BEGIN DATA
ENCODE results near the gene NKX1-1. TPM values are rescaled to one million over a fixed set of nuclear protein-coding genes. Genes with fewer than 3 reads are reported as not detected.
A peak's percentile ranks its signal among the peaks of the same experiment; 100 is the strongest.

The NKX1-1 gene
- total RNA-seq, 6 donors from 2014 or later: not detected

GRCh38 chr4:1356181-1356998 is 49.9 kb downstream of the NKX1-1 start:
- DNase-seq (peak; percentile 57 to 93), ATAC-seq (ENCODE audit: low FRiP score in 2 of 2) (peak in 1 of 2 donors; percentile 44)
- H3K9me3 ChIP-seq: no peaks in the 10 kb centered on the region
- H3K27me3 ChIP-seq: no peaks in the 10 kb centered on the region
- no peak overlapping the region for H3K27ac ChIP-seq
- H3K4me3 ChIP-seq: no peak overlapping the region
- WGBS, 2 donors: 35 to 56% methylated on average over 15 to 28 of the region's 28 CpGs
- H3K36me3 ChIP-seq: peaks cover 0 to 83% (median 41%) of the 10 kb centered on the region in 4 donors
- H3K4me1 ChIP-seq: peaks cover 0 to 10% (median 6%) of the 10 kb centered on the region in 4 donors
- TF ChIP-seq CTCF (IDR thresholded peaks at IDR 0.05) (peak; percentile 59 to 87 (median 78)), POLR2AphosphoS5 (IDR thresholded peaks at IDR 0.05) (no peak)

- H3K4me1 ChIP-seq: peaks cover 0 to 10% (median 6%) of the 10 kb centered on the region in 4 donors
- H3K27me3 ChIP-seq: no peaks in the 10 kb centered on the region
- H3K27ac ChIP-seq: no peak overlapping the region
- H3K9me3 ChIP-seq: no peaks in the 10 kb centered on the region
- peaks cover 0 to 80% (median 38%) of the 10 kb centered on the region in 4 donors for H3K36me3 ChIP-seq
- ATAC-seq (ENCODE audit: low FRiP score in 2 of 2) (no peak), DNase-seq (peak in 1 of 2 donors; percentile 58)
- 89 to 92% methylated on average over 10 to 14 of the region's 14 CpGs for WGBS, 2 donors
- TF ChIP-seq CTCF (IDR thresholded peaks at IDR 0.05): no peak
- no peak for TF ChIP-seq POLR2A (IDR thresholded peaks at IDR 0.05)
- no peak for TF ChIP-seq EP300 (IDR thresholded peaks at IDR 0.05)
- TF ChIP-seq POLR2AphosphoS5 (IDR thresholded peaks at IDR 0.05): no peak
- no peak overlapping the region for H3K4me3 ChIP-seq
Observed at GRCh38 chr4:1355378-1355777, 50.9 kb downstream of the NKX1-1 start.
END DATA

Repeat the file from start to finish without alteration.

ENCODE results near the gene NKX1-1. TPM values are rescaled to one million over a fixed set of nuclear protein-coding genes. Genes with fewer than 3 reads are reported as not detected.
A peak's percentile ranks its signal among the peaks of the same experiment; 100 is the strongest.

The NKX1-1 gene
- total RNA-seq, 6 donors from 2014 or later: not detected

GRCh38 chr4:1356181-1356998 is 49.9 kb downstream of the NKX1-1 start:
- DNase-seq (peak; percentile 57 to 93), ATAC-seq (ENCODE audit: low FRiP score in 2 of 2) (peak in 1 of 2 donors; percentile 44)
- H3K9me3 ChIP-seq: no peaks in the 10 kb centered on the region
- H3K27me3 ChIP-seq: no peaks in the 10 kb centered on the region
- no peak overlapping the region for H3K27ac ChIP-seq
- H3K4me3 ChIP-seq: no peak overlapping the region
- WGBS, 2 donors: 35 to 56% methylated on average over 15 to 28 of the region's 28 CpGs
- H3K36me3 ChIP-seq: peaks cover 0 to 83% (median 41%) of the 10 kb centered on the region in 4 donors
- H3K4me1 ChIP-seq: peaks cover 0 to 10% (median 6%) of the 10 kb centered on the region in 4 donors
- TF ChIP-seq CTCF (IDR thresholded peaks at IDR 0.05) (peak; percentile 59 to 87 (median 78)), POLR2AphosphoS5 (IDR thresholded peaks at IDR 0.05) (no peak)

- H3K4me1 ChIP-seq: peaks cover 0 to 10% (median 6%) of the 10 kb centered on the region in 4 donors
- H3K27me3 ChIP-seq: no peaks in the 10 kb centered on the region
- H3K27ac ChIP-seq: no peak overlapping the region
- H3K9me3 ChIP-seq: no peaks in the 10 kb centered on the region
- peaks cover 0 to 80% (median 38%) of the 10 kb centered on the region in 4 donors for H3K36me3 ChIP-seq
- ATAC-seq (ENCODE audit: low FRiP score in 2 of 2) (no peak), DNase-seq (peak in 1 of 2 donors; percentile 58)
- 89 to 92% methylated on average over 10 to 14 of the region's 14 CpGs for WGBS, 2 donors
- TF ChIP-seq CTCF (IDR thresholded peaks at IDR 0.05): no peak
- no peak for TF ChIP-seq POLR2A (IDR thresholded peaks at IDR 0.05)
- no peak for TF ChIP-seq EP300 (IDR thresholded peaks at IDR 0.05)
- TF ChIP-seq POLR2AphosphoS5 (IDR thresholded peaks at IDR 0.05): no peak
- no peak overlapping the region for H3K4me3 ChIP-seq
Observed at GRCh38 chr4:1355378-1355777, 50.9 kb downstream of the NKX1-1 start.